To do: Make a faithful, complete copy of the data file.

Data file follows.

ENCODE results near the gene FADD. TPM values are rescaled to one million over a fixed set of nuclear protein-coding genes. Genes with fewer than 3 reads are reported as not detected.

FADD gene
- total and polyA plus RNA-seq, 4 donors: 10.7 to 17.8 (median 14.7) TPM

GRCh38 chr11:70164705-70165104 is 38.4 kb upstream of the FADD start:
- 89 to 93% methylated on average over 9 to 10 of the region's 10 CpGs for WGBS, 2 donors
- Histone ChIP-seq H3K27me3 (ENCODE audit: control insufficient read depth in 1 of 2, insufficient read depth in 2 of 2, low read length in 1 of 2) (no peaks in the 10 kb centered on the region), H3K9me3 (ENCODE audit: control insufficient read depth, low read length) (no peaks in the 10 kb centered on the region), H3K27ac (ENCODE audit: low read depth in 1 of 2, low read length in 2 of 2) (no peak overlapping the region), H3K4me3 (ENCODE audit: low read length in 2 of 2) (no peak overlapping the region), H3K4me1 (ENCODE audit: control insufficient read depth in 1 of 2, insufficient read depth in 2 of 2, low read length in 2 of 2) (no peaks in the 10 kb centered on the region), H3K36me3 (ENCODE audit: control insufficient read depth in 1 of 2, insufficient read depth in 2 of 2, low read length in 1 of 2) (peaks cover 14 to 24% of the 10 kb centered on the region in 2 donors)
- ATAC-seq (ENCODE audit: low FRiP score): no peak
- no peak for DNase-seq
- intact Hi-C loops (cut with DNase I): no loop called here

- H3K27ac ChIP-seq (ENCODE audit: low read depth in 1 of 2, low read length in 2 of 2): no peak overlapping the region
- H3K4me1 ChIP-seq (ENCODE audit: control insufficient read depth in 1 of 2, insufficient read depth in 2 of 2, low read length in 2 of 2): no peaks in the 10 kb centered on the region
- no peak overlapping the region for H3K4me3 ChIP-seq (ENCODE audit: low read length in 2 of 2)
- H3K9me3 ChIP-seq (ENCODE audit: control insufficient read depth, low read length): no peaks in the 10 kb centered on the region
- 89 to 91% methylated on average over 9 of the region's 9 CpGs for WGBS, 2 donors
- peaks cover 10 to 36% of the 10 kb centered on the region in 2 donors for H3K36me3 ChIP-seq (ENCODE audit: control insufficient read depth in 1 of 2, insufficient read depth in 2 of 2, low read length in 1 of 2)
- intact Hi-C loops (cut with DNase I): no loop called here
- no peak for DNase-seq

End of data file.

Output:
ENCODE results near the gene FADD. TPM values are rescaled to one million over a fixed set of nuclear protein-coding genes. Genes with fewer than 3 reads are reported as not detected.

FADD gene
- total and polyA plus RNA-seq, 4 donors: 10.7 to 17.8 (median 14.7) TPM

GRCh38 chr11:70164705-70165104 is 38.4 kb upstream of the FADD start:
- 89 to 93% methylated on average over 9 to 10 of the region's 10 CpGs for WGBS, 2 donors
- Histone ChIP-seq H3K27me3 (ENCODE audit: control insufficient read depth in 1 of 2, insufficient read depth in 2 of 2, low read length in 1 of 2) (no peaks in the 10 kb centered on the region), H3K9me3 (ENCODE audit: control insufficient read depth, low read length) (no peaks in the 10 kb centered on the region), H3K27ac (ENCODE audit: low read depth in 1 of 2, low read length in 2 of 2) (no peak overlapping the region), H3K4me3 (ENCODE audit: low read length in 2 of 2) (no peak overlapping the region), H3K4me1 (ENCODE audit: control insufficient read depth in 1 of 2, insufficient read depth in 2 of 2, low read length in 2 of 2) (no peaks in the 10 kb centered on the region), H3K36me3 (ENCODE audit: control insufficient read depth in 1 of 2, insufficient read depth in 2 of 2, low read length in 1 of 2) (peaks cover 14 to 24% of the 10 kb centered on the region in 2 donors)
- ATAC-seq (ENCODE audit: low FRiP score): no peak
- no peak for DNase-seq
- intact Hi-C loops (cut with DNase I): no loop called here

- H3K27ac ChIP-seq (ENCODE audit: low read depth in 1 of 2, low read length in 2 of 2): no peak overlapping the region
- H3K4me1 ChIP-seq (ENCODE audit: control insufficient read depth in 1 of 2, insufficient read depth in 2 of 2, low read length in 2 of 2): no peaks in the 10 kb centered on the region
- no peak overlapping the region for H3K4me3 ChIP-seq (ENCODE audit: low read length in 2 of 2)
- H3K9me3 ChIP-seq (ENCODE audit: control insufficient read depth, low read length): no peaks in the 10 kb centered on the region
- 89 to 91% methylated on average over 9 of the region's 9 CpGs for WGBS, 2 donors
- peaks cover 10 to 36% of the 10 kb centered on the region in 2 donors for H3K36me3 ChIP-seq (ENCODE audit: control insufficient read depth in 1 of 2, insufficient read depth in 2 of 2, low read length in 1 of 2)
- intact Hi-C loops (cut with DNase I): no loop called here
- no peak for DNase-seq